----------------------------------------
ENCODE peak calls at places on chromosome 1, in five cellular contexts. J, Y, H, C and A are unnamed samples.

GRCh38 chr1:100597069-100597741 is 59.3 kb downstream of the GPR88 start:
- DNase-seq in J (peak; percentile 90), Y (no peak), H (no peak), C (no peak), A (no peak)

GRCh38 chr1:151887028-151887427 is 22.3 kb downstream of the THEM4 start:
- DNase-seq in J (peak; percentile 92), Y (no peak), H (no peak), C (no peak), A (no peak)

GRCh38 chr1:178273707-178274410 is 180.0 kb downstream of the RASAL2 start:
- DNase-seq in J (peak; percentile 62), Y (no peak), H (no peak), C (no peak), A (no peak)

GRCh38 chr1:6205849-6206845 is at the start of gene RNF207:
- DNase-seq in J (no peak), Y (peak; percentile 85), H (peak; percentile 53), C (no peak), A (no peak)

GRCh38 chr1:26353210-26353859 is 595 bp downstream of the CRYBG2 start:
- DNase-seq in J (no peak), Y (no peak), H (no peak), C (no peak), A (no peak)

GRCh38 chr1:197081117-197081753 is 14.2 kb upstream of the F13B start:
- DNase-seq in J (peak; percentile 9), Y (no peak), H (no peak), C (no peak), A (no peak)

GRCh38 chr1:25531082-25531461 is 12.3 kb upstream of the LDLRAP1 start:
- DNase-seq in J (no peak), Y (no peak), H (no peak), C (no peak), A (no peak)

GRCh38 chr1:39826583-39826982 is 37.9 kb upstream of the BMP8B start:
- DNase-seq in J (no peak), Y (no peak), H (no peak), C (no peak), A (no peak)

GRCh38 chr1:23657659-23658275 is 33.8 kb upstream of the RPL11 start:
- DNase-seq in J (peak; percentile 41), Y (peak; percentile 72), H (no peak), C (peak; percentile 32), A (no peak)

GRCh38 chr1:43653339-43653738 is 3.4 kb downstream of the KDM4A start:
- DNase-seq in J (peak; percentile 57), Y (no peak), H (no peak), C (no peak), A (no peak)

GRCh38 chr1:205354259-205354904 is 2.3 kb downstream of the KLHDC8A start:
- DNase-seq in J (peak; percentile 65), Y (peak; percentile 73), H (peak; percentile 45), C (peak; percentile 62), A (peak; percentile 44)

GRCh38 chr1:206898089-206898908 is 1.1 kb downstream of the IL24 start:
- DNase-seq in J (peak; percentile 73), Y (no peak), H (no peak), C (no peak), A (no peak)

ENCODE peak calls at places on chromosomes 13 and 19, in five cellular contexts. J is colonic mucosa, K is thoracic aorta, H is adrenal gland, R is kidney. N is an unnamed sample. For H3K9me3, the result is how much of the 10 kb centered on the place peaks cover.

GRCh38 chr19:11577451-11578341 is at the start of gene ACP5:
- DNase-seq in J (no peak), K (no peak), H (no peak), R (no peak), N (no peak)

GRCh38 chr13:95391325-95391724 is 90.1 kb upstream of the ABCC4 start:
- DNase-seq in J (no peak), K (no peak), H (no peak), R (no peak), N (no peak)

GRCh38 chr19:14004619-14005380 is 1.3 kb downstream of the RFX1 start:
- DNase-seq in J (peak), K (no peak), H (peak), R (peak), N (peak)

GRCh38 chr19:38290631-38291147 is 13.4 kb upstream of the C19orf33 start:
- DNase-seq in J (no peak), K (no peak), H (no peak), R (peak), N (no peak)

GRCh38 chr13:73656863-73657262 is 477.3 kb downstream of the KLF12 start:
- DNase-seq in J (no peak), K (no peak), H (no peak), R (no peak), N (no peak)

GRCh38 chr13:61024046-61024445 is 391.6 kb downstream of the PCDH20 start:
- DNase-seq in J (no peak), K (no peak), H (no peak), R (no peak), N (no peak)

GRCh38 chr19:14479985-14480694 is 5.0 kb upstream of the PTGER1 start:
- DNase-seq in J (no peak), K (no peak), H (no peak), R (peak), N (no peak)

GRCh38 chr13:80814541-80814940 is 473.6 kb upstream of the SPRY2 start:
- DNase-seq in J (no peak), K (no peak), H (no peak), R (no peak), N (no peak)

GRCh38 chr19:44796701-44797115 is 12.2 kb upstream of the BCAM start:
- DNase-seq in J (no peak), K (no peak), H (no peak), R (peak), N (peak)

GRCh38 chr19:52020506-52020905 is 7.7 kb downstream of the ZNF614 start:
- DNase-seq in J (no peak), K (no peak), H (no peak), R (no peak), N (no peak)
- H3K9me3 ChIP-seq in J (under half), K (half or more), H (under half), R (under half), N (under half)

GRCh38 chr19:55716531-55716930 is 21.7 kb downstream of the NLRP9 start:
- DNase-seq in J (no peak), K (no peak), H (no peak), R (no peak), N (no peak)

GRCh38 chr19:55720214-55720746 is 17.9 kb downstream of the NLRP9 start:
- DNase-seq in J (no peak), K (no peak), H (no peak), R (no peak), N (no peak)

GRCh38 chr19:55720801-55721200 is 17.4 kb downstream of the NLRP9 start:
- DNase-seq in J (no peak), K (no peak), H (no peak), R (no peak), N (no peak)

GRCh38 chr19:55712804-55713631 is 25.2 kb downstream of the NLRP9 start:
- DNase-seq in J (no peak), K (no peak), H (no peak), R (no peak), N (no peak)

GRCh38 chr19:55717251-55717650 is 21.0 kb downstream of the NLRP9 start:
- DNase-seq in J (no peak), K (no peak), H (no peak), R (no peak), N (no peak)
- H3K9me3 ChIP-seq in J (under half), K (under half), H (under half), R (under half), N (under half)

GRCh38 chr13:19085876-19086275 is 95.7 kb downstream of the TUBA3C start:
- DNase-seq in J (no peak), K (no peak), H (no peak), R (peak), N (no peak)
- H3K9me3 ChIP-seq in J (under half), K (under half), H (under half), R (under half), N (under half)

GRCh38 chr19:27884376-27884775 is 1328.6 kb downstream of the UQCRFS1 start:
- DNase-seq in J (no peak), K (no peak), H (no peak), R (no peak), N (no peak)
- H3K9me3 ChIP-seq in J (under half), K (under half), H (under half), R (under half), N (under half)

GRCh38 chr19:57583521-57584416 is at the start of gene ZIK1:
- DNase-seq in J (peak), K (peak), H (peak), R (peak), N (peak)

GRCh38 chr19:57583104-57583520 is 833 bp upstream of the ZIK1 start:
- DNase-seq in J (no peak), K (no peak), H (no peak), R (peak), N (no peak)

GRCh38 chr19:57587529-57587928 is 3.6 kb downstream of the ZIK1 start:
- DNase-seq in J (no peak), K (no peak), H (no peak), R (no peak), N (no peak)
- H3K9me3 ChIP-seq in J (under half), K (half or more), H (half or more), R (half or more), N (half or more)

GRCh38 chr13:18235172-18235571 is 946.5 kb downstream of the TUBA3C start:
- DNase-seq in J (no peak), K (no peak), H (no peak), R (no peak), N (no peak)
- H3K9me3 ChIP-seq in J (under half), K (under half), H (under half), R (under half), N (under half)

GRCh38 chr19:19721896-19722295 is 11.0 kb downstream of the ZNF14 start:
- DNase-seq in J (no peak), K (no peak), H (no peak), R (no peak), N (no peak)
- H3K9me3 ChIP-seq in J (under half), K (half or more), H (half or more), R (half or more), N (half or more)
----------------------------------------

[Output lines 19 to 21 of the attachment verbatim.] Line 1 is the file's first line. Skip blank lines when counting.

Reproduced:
- DNase-seq in J (peak; percentile 41), Y (peak; percentile 72), H (no peak), C (peak; percentile 32), A (no peak)

GRCh38 chr1:43653339-43653738 is 3.4 kb downstream of the KDM4A start:
- DNase-seq in J (peak; percentile 57), Y (no peak), H (no peak), C (no peak), A (no peak)